Daily Management Review

June Rate Hike Coming Your Way, Fed To The Market


05/04/2017




June Rate Hike Coming Your Way, Fed To The Market
The U.S. Fed signaled it is still moving ahead with policy tightening and gave a nod to a temporary weakness in the economy as expected.
 
"They're looking past the first-quarter weakness. They are laying the groundwork for a June rate hike, in my opinion," said Peter Boockvar, chief market analyst at Lindsey Group.
 
According to Michael Schumacher, head of rates strategy at Wells Fargo Securities, up about 5 percentage points after the announcement, Fed funds futures indicated just about a 75 percent chance of a June interest-rate hike.
 
"It seems pretty optimistic. ... There's no big difference between this statement and the last one. The comment that they are ignoring weak first-quarter growth is the big thing. There's nothing really changed in their path," Schumacher said.
 
Economists expect a bounce back and some see growth over 3 percent after first quarter growth grew at a weak 0.7 percent. The softness was acknowledged by Fed in its statement.
 
"The Committee views the slowing in growth during the first quarter as likely to be transitory and continues to expect that, with gradual adjustments in the stance of monetary policy, economic activity will expand at a moderate pace, labor market conditions will strengthen somewhat further, and inflation will stabilize around 2 percent over the medium term," they wrote.
 
The Fed expects inflation to stabilize and noted that it edged lower in March.
 
"While many have suggested that recent data softness, such as the 0.7 percent initial print on first quarter GDP could slow down the Fed's actions, we think that the Committee will be unwavering in its path toward at least two more hikes this year, and today's statement reflects that contention," wrote Rick Rieder, BlackRock's chief investment officer and co-head of global fixed income.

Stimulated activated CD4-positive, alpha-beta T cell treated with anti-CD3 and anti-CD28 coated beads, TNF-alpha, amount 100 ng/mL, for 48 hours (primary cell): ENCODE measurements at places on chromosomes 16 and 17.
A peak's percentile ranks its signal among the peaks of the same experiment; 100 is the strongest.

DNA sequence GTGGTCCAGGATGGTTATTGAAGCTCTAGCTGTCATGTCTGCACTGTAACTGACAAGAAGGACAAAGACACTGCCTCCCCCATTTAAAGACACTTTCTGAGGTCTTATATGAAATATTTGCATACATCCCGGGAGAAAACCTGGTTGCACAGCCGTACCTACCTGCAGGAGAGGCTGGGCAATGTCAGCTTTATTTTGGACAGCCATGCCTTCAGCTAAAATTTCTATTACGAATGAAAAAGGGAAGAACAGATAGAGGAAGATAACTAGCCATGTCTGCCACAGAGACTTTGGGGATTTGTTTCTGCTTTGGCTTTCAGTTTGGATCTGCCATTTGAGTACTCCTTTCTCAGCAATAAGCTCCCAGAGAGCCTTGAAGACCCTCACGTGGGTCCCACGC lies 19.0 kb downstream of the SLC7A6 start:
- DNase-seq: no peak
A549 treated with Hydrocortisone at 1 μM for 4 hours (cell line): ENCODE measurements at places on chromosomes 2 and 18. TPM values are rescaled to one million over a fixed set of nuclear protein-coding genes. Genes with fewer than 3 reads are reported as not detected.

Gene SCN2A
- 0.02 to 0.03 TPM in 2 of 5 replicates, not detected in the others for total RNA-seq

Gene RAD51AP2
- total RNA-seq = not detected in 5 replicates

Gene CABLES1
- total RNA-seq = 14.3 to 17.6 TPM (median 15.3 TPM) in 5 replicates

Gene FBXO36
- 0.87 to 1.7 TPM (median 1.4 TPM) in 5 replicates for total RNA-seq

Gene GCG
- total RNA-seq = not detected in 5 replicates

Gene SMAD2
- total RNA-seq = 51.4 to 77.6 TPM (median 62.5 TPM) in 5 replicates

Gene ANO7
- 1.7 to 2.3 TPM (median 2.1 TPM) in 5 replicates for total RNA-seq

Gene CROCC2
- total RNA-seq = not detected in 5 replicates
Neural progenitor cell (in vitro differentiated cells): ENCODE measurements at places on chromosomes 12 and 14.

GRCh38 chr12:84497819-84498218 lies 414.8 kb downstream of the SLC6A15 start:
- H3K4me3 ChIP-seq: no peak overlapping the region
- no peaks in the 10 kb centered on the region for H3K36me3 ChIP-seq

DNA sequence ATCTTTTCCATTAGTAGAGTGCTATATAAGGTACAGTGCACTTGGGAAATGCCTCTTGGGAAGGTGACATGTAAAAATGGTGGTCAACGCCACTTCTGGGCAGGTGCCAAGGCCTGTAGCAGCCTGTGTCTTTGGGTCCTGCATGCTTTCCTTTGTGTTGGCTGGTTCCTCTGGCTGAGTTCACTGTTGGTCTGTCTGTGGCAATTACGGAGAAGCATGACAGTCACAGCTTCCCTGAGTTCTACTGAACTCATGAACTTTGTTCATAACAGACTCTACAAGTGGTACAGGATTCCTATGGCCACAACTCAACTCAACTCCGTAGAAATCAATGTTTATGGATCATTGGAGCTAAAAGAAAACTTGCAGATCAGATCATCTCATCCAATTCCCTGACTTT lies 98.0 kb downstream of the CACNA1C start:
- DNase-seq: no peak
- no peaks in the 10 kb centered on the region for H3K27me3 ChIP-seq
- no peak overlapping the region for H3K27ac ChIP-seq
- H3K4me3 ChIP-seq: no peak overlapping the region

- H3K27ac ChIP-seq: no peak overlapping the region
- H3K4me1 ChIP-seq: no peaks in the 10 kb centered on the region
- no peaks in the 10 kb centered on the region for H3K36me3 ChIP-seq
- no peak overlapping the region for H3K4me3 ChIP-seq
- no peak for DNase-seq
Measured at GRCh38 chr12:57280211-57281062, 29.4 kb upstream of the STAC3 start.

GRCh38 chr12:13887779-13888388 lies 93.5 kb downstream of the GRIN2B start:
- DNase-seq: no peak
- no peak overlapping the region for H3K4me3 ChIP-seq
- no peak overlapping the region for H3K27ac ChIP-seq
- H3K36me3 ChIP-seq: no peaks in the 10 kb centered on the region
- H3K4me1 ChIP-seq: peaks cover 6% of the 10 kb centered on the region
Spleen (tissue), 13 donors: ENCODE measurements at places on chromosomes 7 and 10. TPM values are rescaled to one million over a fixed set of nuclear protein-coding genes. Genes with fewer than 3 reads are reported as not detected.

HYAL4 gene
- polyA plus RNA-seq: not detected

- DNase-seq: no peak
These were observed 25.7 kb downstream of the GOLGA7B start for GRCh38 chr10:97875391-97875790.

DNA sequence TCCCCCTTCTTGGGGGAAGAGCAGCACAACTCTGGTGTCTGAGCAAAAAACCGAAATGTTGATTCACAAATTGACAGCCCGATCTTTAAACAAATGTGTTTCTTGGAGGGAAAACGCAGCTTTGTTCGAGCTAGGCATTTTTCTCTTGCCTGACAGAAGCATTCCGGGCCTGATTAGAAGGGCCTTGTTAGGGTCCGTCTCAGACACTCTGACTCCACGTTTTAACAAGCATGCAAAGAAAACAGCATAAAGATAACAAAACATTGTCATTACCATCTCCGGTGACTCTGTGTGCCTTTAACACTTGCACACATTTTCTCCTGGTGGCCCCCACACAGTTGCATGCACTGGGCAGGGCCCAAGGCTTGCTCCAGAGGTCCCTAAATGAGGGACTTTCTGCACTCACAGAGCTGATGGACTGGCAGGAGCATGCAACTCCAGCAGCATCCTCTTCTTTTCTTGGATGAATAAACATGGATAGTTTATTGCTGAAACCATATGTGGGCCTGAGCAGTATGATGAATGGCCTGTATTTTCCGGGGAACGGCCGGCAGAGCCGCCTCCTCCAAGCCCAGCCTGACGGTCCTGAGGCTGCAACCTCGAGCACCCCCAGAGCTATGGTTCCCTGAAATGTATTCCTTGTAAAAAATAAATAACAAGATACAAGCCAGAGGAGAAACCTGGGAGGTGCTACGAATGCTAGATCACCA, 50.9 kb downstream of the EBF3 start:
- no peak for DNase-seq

In articulating its intentions, the Fed has been clear, Rieder said. "In our view, only a significant and sustained deterioration in the economic data, or a financial market shock due to an unexpected political event, is likely to force the central bank from that route," he said.
 
Officials were expected to have discussed changes to the Fed's balance sheet at length during the two-day meeting, but the statement did not mention it. But expected to be released May 24, that discussion should be revealed in the minutes of the meeting.
 
It was maintaining its strategy of balance sheet reinvestment, meaning it replaces securities as they roll down, the Fed noted in its statement instead. Many strategists expect it to tackle its balance sheet after those moves as the The Fed has forecast two more rate hikes this year.
 
Shrinking of its balance sheet could begin as early as this year, the Fed has said.
 
The Fed "will also be very deliberate in reducing the amount of securities held on its balance sheet from roughly $4.3 trillion to ultimately something closer to $2.75 trillion [over a long period of time]," Rieder added.

By ending its policy of reinvesting in Treasurys and mortgage securities when they reach maturity, the Fed could reduce its balance sheet.
 
(Source:www.cnbc.com) 






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